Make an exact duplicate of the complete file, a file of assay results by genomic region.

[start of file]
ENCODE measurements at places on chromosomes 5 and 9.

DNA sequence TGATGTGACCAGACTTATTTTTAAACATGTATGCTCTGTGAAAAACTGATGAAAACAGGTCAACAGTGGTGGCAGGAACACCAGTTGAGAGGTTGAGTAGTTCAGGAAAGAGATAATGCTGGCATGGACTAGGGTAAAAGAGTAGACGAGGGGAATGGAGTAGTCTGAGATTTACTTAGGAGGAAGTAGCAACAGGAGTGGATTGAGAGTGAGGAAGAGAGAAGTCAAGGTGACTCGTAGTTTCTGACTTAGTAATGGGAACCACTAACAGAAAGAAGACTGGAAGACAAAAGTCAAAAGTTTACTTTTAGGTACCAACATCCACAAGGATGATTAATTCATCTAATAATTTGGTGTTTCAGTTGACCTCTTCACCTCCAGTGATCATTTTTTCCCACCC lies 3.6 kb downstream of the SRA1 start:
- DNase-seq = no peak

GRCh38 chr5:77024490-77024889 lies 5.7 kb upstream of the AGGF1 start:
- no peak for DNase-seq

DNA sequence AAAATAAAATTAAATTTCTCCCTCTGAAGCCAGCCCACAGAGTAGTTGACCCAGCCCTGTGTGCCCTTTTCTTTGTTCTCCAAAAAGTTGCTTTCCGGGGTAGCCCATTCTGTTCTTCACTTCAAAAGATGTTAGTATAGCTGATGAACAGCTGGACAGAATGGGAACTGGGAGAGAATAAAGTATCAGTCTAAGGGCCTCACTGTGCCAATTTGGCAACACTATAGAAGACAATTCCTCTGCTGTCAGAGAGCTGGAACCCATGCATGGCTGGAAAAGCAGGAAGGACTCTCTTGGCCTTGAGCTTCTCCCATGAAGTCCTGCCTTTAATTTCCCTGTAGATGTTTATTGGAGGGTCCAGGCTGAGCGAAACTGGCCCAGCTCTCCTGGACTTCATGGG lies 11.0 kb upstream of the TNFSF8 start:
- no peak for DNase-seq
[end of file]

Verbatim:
ENCODE measurements at places on chromosomes 5 and 9.

DNA sequence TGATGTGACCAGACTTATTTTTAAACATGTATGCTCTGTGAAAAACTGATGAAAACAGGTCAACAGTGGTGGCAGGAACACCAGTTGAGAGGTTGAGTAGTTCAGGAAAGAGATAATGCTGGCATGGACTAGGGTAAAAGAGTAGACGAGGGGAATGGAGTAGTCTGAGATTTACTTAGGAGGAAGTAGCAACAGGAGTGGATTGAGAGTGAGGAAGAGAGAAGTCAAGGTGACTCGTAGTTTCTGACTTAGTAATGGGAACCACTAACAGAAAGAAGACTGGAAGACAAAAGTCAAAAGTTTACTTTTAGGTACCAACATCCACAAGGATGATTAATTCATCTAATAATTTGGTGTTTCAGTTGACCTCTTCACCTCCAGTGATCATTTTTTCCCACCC lies 3.6 kb downstream of the SRA1 start:
- DNase-seq = no peak

GRCh38 chr5:77024490-77024889 lies 5.7 kb upstream of the AGGF1 start:
- no peak for DNase-seq

DNA sequence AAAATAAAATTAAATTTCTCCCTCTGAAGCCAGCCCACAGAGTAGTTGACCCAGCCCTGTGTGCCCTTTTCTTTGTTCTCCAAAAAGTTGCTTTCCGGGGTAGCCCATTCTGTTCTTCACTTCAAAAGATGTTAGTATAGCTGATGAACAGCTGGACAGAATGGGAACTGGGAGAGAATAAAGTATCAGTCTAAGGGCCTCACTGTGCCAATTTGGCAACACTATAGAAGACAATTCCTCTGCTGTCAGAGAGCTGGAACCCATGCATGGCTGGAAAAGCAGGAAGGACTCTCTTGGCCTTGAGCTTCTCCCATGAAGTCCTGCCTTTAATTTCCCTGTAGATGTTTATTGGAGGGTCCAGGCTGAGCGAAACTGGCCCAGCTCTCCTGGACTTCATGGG lies 11.0 kb upstream of the TNFSF8 start:
- no peak for DNase-seq